Managing OrganizationsFundamentals and latest thinking

Launched July 2010 Updated May 2021 20 lectures
Prof. Stewart Clegg
University of Technology Sydney, Australia

Managing is the core activity carried out in organizations: managing people and practices whilst simultaneously doing so in ways that are seen to be socially responsible and representationally consistent. This series of talks will focus on the theory and practice of managing organizations, illustrated using a variety of case studies... read moreand it takes as a starting point a model set out in the first part of the series.

Managing people seems fairly self evident but what about managing practice? Practice is what connects disparate actors, material things and ideas. In practice managers situate themselves so that they are involved in coordinating, controlling and communicating with various others. These others may be thought of as stakeholders, people who have an interest in the organization, such as employees, shareholders, customers, suppliers and governments. In addition, managers are interacting with various things: with immaterial artifacts such as software, systems, models and accounting principles as well as with material artifacts such as buildings, computers and machines. These relations often form routines in organizations that are reflected in historically evolved collective patterns of interconnected actions, activities and modes of knowing.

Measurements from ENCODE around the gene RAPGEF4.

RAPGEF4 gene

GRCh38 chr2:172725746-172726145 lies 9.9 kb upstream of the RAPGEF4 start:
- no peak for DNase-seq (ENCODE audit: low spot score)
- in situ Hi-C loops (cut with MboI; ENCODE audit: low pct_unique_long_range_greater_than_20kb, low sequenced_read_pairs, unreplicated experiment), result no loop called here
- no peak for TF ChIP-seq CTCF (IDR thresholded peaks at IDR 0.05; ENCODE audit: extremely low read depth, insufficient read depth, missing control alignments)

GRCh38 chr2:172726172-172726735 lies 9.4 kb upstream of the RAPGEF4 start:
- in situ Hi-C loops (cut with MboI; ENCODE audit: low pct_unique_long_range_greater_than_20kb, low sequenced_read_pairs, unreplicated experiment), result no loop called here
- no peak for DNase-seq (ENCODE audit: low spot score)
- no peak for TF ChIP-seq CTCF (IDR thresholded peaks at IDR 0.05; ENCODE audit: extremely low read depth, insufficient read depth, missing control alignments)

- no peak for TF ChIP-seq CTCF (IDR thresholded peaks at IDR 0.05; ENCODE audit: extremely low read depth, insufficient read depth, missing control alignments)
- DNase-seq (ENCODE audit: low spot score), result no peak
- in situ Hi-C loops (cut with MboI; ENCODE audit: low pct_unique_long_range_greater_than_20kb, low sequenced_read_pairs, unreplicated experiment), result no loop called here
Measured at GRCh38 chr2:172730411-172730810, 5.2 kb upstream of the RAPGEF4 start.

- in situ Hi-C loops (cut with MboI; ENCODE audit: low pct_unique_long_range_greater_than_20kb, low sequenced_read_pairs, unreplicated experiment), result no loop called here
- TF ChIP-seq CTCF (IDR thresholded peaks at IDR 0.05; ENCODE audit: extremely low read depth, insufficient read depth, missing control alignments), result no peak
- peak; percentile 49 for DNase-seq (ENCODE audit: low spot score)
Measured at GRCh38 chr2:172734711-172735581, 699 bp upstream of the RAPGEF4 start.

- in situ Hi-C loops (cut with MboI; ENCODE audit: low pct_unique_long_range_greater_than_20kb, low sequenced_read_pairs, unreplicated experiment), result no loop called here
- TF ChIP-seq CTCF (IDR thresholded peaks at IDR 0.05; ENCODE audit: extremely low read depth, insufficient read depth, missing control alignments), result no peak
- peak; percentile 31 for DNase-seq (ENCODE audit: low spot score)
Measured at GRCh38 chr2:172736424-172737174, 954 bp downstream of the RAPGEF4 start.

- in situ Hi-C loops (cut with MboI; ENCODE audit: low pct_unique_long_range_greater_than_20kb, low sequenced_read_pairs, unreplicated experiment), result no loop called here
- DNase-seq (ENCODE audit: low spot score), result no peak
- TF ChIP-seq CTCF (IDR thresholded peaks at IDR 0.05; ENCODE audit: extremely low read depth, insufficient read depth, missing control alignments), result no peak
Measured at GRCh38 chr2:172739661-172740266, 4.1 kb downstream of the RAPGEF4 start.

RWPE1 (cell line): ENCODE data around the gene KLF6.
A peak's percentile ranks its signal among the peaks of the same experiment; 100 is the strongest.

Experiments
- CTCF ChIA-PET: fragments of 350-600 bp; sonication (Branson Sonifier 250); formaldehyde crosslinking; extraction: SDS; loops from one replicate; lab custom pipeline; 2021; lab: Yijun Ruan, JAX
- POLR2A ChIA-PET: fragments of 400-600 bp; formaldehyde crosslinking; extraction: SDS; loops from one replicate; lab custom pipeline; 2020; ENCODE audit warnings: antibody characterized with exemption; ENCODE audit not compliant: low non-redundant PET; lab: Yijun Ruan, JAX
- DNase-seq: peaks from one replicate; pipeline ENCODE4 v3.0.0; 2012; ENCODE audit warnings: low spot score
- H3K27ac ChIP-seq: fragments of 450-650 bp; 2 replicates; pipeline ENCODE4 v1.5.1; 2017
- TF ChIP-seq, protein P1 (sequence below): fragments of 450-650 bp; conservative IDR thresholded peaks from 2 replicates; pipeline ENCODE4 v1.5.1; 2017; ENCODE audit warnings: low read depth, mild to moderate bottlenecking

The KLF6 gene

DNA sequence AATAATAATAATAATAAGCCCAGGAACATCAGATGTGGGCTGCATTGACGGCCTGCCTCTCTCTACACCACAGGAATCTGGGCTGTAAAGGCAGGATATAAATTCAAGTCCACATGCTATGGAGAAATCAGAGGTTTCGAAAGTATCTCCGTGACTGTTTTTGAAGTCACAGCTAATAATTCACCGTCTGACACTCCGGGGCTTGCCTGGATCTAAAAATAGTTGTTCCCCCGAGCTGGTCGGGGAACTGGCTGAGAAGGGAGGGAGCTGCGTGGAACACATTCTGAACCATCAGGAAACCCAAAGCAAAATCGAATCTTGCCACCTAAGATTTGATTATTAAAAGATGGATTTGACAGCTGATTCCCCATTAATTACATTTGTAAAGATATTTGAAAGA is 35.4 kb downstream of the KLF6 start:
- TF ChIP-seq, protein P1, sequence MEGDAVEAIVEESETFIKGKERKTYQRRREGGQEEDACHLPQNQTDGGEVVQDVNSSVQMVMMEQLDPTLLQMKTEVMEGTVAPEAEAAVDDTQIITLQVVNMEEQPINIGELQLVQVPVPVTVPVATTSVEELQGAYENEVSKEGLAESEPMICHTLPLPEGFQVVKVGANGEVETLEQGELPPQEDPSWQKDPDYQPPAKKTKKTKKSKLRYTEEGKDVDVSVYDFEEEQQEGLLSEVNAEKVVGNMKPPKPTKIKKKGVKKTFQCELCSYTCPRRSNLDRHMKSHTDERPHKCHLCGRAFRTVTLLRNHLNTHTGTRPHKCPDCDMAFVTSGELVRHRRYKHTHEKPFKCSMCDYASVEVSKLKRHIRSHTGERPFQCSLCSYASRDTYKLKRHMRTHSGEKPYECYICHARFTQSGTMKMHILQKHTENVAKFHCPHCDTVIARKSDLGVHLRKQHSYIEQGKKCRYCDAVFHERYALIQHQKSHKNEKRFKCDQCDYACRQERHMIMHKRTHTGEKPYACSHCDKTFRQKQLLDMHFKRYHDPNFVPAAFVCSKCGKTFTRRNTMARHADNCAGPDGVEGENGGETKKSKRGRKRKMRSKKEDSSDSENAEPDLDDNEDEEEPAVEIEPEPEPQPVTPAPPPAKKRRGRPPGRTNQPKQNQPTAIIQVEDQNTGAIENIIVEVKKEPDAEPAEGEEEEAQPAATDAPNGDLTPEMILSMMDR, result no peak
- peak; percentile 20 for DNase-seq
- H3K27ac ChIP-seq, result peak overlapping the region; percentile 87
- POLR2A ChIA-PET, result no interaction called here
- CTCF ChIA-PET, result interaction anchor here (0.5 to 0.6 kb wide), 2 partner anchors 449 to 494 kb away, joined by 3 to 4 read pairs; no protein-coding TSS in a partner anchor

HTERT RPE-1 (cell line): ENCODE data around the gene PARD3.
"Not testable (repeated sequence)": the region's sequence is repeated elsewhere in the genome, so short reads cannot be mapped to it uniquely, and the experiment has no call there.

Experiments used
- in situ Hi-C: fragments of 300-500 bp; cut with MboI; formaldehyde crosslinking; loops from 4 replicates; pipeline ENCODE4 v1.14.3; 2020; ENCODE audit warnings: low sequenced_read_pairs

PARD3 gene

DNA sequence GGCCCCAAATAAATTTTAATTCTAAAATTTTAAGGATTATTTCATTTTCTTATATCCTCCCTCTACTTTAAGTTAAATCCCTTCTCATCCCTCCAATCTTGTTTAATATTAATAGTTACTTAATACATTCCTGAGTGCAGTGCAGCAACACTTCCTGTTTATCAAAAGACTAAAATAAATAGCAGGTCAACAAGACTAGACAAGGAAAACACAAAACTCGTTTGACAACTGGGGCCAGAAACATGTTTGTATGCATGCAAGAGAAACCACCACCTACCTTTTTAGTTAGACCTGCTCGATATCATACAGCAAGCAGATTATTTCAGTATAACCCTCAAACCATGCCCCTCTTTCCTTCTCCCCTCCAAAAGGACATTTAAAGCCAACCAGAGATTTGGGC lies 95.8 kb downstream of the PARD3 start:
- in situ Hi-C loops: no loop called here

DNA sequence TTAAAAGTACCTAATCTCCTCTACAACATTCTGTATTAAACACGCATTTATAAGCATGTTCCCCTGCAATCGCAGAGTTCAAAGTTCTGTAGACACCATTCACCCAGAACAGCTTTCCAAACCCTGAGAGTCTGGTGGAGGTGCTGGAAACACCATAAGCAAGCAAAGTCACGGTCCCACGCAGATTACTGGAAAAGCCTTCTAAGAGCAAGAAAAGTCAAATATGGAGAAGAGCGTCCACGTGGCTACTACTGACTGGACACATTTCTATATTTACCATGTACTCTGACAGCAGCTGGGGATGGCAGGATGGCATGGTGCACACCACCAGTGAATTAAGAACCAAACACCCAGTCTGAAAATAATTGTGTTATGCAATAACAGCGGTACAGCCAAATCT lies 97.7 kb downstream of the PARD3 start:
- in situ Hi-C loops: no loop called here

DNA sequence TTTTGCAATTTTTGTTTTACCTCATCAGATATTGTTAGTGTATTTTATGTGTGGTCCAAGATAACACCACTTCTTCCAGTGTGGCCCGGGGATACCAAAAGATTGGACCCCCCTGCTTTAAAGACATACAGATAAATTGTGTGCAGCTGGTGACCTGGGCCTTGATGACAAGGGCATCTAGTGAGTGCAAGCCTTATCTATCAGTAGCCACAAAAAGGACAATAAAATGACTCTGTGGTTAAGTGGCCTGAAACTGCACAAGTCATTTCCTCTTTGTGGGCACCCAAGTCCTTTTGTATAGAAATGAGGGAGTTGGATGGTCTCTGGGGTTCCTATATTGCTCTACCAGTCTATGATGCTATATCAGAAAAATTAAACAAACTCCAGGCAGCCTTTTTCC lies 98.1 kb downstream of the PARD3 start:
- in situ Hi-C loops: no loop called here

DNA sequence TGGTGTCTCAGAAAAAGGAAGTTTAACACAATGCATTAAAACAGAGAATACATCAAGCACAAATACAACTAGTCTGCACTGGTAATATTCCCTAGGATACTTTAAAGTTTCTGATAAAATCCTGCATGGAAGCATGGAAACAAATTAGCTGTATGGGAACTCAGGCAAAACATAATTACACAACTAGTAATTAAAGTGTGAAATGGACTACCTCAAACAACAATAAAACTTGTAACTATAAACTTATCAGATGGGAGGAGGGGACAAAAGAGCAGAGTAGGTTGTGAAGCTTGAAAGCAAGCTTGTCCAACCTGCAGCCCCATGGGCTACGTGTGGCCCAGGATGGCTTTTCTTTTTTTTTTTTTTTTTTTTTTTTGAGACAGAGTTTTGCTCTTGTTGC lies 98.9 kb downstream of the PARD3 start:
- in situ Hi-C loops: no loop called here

How they interact is constantly being represented: in words, deeds, texts, artifacts, reports, websites etc. There is a very important representational element to the art of management. These collective patterns are governed by a purpose, certain rules, formal and informal routines, in short, organization, which is embedded in technological and societal contexts.

Increasingly, these social and technological contexts have to be managed in ways that are socially responsible, in terms of ethics, sustainability and practices of globalization; a socially responsible organization does not just outsource its socially irresponsible practices!

Managers have to manage well and manage how they manage even better, have a good story to represent through various media and practices and be able to make a compelling case for their socially responsible ways of doing so. Some of these tasks will be functionally specialized but a good generalist manager should be aware of the simultaneity of actions in any sphere. Managing people and practices should always be aligned with how they are managed in a socially responsible way and how they are represented as being managed. Misalignment of any of these polarities spells danger.